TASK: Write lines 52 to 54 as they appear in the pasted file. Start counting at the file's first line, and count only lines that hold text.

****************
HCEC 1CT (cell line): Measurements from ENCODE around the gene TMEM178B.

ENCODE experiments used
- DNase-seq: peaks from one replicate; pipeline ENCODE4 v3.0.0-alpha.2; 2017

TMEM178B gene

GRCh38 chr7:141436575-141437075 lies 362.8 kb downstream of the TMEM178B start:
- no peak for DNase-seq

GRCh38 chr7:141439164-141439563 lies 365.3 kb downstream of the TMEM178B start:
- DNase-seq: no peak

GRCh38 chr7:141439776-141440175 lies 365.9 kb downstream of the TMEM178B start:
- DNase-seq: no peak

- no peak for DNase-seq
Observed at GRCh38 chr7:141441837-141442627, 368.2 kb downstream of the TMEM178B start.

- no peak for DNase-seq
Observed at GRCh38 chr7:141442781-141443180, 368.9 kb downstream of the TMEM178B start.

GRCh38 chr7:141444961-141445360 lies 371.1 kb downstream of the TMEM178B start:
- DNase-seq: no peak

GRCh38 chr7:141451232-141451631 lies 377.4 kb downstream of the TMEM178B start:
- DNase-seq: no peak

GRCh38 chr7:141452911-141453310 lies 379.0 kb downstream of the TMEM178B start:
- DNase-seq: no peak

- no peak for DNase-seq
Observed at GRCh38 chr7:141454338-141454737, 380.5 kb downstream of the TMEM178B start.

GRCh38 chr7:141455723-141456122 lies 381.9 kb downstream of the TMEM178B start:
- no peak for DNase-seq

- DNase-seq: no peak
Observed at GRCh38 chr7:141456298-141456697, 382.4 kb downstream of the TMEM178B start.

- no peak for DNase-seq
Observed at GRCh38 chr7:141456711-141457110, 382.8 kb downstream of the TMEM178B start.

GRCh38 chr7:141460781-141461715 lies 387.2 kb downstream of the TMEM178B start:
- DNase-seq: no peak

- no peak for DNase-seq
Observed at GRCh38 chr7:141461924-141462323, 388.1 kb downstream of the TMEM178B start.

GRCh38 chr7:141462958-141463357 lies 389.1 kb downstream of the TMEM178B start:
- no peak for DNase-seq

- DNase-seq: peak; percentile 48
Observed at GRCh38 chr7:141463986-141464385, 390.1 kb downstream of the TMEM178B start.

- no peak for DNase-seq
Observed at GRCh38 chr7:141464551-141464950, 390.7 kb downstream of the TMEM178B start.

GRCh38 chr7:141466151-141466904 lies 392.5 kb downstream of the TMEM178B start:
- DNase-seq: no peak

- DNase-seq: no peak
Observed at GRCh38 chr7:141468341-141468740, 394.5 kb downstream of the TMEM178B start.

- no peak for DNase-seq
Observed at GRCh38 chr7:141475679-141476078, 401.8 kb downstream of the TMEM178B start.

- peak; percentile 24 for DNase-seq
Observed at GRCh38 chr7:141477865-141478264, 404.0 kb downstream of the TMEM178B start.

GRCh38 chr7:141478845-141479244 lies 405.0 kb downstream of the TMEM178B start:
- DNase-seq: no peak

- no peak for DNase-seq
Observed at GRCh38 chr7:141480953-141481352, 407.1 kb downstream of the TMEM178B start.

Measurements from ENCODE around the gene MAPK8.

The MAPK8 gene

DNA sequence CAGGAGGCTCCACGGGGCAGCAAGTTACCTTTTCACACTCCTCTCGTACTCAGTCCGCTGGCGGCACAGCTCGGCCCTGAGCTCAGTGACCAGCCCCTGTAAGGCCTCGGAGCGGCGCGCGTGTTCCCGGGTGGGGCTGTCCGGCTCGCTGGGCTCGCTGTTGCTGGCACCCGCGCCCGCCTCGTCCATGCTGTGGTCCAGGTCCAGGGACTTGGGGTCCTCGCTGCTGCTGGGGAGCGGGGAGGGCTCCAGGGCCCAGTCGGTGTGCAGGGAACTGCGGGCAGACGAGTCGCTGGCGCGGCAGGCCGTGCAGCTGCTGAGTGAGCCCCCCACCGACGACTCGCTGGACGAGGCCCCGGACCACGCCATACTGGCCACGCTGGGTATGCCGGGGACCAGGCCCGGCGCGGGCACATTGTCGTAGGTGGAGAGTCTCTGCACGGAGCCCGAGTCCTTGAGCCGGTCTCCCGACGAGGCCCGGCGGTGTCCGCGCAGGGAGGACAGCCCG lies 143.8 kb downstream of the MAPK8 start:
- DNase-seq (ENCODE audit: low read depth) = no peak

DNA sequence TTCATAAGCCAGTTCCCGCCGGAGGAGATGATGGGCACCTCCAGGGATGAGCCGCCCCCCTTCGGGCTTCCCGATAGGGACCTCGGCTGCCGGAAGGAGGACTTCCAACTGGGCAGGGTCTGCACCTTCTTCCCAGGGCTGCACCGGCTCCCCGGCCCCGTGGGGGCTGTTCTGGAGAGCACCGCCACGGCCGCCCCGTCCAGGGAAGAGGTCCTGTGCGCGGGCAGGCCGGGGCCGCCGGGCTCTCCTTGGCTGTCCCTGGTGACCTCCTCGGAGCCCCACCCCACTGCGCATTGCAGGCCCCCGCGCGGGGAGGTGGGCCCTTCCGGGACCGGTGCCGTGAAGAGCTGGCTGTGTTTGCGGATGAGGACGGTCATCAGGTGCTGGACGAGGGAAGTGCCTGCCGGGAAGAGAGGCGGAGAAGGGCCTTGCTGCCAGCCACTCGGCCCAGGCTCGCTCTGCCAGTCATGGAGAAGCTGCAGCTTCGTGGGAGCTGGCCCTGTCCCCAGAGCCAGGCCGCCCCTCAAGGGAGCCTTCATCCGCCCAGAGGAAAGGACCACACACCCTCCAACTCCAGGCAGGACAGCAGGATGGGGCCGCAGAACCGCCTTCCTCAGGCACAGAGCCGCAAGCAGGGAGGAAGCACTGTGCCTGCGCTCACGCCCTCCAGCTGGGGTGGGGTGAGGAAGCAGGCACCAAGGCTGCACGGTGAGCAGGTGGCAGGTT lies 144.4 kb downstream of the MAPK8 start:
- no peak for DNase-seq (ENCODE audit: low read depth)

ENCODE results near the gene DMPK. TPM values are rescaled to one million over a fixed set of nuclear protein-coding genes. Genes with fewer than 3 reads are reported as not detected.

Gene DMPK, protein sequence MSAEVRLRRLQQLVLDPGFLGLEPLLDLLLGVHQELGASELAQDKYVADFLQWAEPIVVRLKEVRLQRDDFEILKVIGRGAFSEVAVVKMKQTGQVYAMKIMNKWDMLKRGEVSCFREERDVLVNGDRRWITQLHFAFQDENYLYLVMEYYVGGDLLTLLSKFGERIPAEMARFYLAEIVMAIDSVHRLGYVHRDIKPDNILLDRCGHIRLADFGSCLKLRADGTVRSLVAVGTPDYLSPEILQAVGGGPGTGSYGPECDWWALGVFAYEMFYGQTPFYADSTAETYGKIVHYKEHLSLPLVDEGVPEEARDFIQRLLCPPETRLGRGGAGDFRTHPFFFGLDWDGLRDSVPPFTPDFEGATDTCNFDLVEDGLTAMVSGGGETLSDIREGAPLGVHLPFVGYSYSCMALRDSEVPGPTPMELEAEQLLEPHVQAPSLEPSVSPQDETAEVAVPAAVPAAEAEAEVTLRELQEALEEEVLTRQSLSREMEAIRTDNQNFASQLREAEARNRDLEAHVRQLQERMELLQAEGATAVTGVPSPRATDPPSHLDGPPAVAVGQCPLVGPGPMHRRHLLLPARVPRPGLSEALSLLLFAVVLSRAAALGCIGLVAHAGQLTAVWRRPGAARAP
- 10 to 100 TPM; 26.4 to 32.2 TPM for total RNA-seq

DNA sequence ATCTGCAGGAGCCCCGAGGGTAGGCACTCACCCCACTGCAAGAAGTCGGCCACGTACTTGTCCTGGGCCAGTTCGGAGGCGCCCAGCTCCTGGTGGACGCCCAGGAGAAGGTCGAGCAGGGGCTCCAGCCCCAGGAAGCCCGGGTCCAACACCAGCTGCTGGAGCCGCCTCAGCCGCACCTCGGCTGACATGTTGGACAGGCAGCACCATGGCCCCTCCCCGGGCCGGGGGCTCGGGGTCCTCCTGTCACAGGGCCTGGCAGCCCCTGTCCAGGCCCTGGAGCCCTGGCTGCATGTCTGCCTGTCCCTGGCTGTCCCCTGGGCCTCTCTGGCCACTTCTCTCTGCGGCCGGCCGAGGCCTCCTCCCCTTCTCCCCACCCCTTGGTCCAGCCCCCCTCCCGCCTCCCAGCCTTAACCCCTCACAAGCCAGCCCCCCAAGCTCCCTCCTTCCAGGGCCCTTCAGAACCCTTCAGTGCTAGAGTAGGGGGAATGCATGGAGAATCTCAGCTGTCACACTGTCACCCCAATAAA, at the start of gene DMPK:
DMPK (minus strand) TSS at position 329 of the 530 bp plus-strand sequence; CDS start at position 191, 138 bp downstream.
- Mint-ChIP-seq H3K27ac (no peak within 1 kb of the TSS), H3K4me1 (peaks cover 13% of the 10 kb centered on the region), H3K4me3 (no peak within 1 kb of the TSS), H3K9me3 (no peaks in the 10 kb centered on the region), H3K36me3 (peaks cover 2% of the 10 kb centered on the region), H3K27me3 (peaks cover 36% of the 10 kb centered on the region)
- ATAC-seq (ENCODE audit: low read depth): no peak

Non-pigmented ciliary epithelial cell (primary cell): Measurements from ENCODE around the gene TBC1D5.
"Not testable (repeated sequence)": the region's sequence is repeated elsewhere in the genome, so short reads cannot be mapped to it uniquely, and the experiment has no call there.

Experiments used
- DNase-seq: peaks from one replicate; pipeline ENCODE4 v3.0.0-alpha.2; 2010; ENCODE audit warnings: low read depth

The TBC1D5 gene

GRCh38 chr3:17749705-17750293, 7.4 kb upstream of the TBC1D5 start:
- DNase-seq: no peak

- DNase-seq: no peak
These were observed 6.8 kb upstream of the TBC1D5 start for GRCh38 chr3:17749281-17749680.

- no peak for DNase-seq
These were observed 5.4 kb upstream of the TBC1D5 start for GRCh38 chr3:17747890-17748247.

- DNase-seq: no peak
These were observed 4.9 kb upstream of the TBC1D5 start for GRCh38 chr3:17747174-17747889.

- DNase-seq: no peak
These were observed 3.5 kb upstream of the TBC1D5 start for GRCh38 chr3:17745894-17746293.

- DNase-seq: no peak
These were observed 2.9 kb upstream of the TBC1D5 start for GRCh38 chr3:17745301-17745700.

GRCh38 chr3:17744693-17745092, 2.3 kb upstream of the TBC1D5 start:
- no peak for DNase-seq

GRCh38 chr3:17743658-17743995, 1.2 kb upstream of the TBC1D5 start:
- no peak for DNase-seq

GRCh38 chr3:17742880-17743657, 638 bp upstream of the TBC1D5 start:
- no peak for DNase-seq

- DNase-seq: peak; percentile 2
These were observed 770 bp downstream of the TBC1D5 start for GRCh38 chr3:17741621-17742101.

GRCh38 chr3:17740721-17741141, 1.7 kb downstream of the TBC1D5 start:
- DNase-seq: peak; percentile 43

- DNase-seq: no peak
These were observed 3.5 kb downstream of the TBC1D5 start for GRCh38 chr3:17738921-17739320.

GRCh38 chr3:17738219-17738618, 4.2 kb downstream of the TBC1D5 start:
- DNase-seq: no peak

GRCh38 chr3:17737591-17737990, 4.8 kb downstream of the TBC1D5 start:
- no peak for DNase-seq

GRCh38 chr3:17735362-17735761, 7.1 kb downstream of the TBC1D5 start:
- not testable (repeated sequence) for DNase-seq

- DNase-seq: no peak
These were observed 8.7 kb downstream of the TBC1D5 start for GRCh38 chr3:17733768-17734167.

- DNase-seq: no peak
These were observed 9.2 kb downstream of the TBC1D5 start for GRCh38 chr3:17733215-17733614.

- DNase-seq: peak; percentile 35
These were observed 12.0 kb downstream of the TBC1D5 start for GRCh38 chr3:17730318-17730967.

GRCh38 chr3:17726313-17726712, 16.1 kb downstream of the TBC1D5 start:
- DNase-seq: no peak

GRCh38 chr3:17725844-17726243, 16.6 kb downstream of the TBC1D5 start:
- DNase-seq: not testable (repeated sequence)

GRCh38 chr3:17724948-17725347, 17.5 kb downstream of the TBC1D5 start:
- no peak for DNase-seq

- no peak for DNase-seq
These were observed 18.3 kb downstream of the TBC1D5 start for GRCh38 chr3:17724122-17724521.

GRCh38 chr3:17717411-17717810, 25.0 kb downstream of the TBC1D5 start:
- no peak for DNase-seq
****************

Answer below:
The MAPK8 gene

DNA sequence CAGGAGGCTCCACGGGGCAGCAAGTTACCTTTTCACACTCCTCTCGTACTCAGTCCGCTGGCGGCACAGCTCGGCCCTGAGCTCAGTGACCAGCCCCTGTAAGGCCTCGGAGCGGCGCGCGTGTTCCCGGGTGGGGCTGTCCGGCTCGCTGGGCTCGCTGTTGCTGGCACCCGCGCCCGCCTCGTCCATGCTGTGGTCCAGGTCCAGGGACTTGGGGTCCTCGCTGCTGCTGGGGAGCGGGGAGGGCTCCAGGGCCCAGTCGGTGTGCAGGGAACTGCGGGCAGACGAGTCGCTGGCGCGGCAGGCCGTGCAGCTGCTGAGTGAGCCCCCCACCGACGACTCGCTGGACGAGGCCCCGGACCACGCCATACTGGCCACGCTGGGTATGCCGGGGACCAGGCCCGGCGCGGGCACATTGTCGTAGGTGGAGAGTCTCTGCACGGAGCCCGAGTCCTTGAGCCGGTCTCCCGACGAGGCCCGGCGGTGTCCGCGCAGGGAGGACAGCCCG lies 143.8 kb downstream of the MAPK8 start:
- DNase-seq (ENCODE audit: low read depth) = no peak